Boeing B-29B Superfortress Specifications (1950)

Boeing B-29B Superfortress Specifications (1950)

Boeing B-29B Superfortress Specifications (1950)

Mission

The main objective of the B-29B is to destruct enemy materials and facilities through aerial bombardment.

Development

The B-29B, a lightened version of the Superfortress, was exclusively manufactured by Bell-Atlanta. Production commenced with the first acceptance from Bell in January 1945 and was completed by September 1945. Instead of being ordered in a single large batch, the B-29Bs were ordered in small batches, sometimes individually, from the B-29-BA production lines. Between January and September 1945, a total of 311 B-29Bs were constructed.

Differences with B-29

The B-29B is a streamlined version of the B-29 airplane, featuring several notable modifications. These changes include a transfer type fuel system, a reduced crew of ten, the removal of all turrets and accessories except for the tail turret (which houses three .50 caliber guns and a gunner), smooth closures for all turret and sight openings, and the incorporation of radar systems for navigation, bombing through overcast conditions, and night fighter protection in the tail.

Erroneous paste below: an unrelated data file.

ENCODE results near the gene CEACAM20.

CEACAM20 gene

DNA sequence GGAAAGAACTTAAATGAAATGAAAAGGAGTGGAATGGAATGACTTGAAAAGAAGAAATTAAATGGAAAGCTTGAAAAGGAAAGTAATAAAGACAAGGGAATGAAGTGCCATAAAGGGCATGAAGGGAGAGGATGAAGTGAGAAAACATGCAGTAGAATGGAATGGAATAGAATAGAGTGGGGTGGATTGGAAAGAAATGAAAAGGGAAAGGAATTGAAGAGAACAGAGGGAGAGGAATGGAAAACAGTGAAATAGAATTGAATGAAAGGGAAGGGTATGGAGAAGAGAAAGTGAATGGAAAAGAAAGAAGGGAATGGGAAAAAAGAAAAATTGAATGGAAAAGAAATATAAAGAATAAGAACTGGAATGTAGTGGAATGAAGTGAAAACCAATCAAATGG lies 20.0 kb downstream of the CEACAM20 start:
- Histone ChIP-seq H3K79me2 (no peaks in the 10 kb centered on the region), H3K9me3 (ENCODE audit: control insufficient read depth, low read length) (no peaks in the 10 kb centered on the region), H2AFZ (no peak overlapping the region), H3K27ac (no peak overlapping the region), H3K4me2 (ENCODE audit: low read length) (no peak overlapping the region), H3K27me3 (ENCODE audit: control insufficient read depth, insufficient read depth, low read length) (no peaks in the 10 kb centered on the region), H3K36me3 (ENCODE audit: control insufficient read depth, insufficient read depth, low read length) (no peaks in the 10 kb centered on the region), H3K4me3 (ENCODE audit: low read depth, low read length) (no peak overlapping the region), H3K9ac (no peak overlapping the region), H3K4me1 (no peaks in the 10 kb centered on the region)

Boeing B-29B Superfortress Pacusan Dreamboat
In 1946, the renowned B-29B aircraft ‘Pacusan Dreamboat’ played a pivotal role in establishing the air route from Hawaii to Cairo through the Polar regions.(National Archives)

Distinguishing B-29Bs from the ‘ordinary’ B-29s, which were also stripped of their machine gun turrets to save weight during General LeMay’s firebombing campaign against Japan in 1945, can be challenging. However, the B-29Bs can be identified by their serial numbers and the presence of an external radar antenna located at the extreme tail.

Boeing B-29B Superfortress Pacusan Dreamboat